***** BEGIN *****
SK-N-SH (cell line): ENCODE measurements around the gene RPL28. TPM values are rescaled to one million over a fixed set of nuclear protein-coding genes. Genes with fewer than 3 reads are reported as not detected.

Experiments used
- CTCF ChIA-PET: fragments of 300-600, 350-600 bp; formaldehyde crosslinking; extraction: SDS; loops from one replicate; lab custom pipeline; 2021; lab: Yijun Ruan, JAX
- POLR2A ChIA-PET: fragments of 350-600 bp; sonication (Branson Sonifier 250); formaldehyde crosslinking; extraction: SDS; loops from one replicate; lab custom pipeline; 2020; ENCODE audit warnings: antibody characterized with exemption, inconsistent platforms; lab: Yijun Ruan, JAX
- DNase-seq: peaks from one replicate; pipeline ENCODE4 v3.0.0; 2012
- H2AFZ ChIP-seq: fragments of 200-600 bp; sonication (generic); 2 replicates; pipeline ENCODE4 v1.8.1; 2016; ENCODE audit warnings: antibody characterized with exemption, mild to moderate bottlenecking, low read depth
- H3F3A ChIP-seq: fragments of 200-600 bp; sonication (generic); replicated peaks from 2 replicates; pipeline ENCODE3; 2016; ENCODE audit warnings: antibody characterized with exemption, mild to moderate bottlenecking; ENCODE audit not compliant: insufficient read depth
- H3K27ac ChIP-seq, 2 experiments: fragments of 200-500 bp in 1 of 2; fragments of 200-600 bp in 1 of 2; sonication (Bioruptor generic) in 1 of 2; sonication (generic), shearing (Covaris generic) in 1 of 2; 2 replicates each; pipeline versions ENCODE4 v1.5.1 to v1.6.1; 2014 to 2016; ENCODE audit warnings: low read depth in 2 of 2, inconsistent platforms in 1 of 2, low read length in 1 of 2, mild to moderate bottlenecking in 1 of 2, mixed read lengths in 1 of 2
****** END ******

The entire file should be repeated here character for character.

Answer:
SK-N-SH (cell line): ENCODE measurements around the gene RPL28. TPM values are rescaled to one million over a fixed set of nuclear protein-coding genes. Genes with fewer than 3 reads are reported as not detected.

Experiments used
- CTCF ChIA-PET: fragments of 300-600, 350-600 bp; formaldehyde crosslinking; extraction: SDS; loops from one replicate; lab custom pipeline; 2021; lab: Yijun Ruan, JAX
- POLR2A ChIA-PET: fragments of 350-600 bp; sonication (Branson Sonifier 250); formaldehyde crosslinking; extraction: SDS; loops from one replicate; lab custom pipeline; 2020; ENCODE audit warnings: antibody characterized with exemption, inconsistent platforms; lab: Yijun Ruan, JAX
- DNase-seq: peaks from one replicate; pipeline ENCODE4 v3.0.0; 2012
- H2AFZ ChIP-seq: fragments of 200-600 bp; sonication (generic); 2 replicates; pipeline ENCODE4 v1.8.1; 2016; ENCODE audit warnings: antibody characterized with exemption, mild to moderate bottlenecking, low read depth
- H3F3A ChIP-seq: fragments of 200-600 bp; sonication (generic); replicated peaks from 2 replicates; pipeline ENCODE3; 2016; ENCODE audit warnings: antibody characterized with exemption, mild to moderate bottlenecking; ENCODE audit not compliant: insufficient read depth
- H3K27ac ChIP-seq, 2 experiments: fragments of 200-500 bp in 1 of 2; fragments of 200-600 bp in 1 of 2; sonication (Bioruptor generic) in 1 of 2; sonication (generic), shearing (Covaris generic) in 1 of 2; 2 replicates each; pipeline versions ENCODE4 v1.5.1 to v1.6.1; 2014 to 2016; ENCODE audit warnings: low read depth in 2 of 2, inconsistent platforms in 1 of 2, low read length in 1 of 2, mild to moderate bottlenecking in 1 of 2, mixed read lengths in 1 of 2